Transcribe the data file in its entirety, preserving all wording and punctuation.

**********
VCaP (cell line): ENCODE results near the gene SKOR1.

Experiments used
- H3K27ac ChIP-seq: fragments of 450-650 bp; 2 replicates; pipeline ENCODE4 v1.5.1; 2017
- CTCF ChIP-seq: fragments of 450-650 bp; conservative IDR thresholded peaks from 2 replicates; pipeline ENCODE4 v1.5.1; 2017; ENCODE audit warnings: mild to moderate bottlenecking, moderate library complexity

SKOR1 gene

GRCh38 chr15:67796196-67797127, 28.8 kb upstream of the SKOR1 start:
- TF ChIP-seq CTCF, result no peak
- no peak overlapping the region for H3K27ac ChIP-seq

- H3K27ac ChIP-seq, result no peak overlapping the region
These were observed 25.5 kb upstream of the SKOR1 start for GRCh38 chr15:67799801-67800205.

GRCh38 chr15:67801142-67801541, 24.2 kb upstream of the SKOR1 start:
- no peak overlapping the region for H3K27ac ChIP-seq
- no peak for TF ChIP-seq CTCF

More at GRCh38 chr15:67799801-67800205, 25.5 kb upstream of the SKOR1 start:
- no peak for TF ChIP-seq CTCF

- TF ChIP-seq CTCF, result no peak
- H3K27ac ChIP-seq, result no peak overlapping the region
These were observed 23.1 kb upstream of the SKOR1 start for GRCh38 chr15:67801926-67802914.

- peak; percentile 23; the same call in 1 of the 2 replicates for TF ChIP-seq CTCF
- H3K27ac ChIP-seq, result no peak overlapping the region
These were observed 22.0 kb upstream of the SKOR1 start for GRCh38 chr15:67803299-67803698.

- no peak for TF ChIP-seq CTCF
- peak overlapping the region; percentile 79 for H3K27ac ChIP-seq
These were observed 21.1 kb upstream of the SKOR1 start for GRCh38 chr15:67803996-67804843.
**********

VCaP (cell line): ENCODE results near the gene SKOR1.

Experiments used
- H3K27ac ChIP-seq: fragments of 450-650 bp; 2 replicates; pipeline ENCODE4 v1.5.1; 2017
- CTCF ChIP-seq: fragments of 450-650 bp; conservative IDR thresholded peaks from 2 replicates; pipeline ENCODE4 v1.5.1; 2017; ENCODE audit warnings: mild to moderate bottlenecking, moderate library complexity

SKOR1 gene

GRCh38 chr15:67796196-67797127, 28.8 kb upstream of the SKOR1 start:
- TF ChIP-seq CTCF, result no peak
- no peak overlapping the region for H3K27ac ChIP-seq

- H3K27ac ChIP-seq, result no peak overlapping the region
These were observed 25.5 kb upstream of the SKOR1 start for GRCh38 chr15:67799801-67800205.

GRCh38 chr15:67801142-67801541, 24.2 kb upstream of the SKOR1 start:
- no peak overlapping the region for H3K27ac ChIP-seq
- no peak for TF ChIP-seq CTCF

More at GRCh38 chr15:67799801-67800205, 25.5 kb upstream of the SKOR1 start:
- no peak for TF ChIP-seq CTCF

- TF ChIP-seq CTCF, result no peak
- H3K27ac ChIP-seq, result no peak overlapping the region
These were observed 23.1 kb upstream of the SKOR1 start for GRCh38 chr15:67801926-67802914.

- peak; percentile 23; the same call in 1 of the 2 replicates for TF ChIP-seq CTCF
- H3K27ac ChIP-seq, result no peak overlapping the region
These were observed 22.0 kb upstream of the SKOR1 start for GRCh38 chr15:67803299-67803698.

- no peak for TF ChIP-seq CTCF
- peak overlapping the region; percentile 79 for H3K27ac ChIP-seq
These were observed 21.1 kb upstream of the SKOR1 start for GRCh38 chr15:67803996-67804843.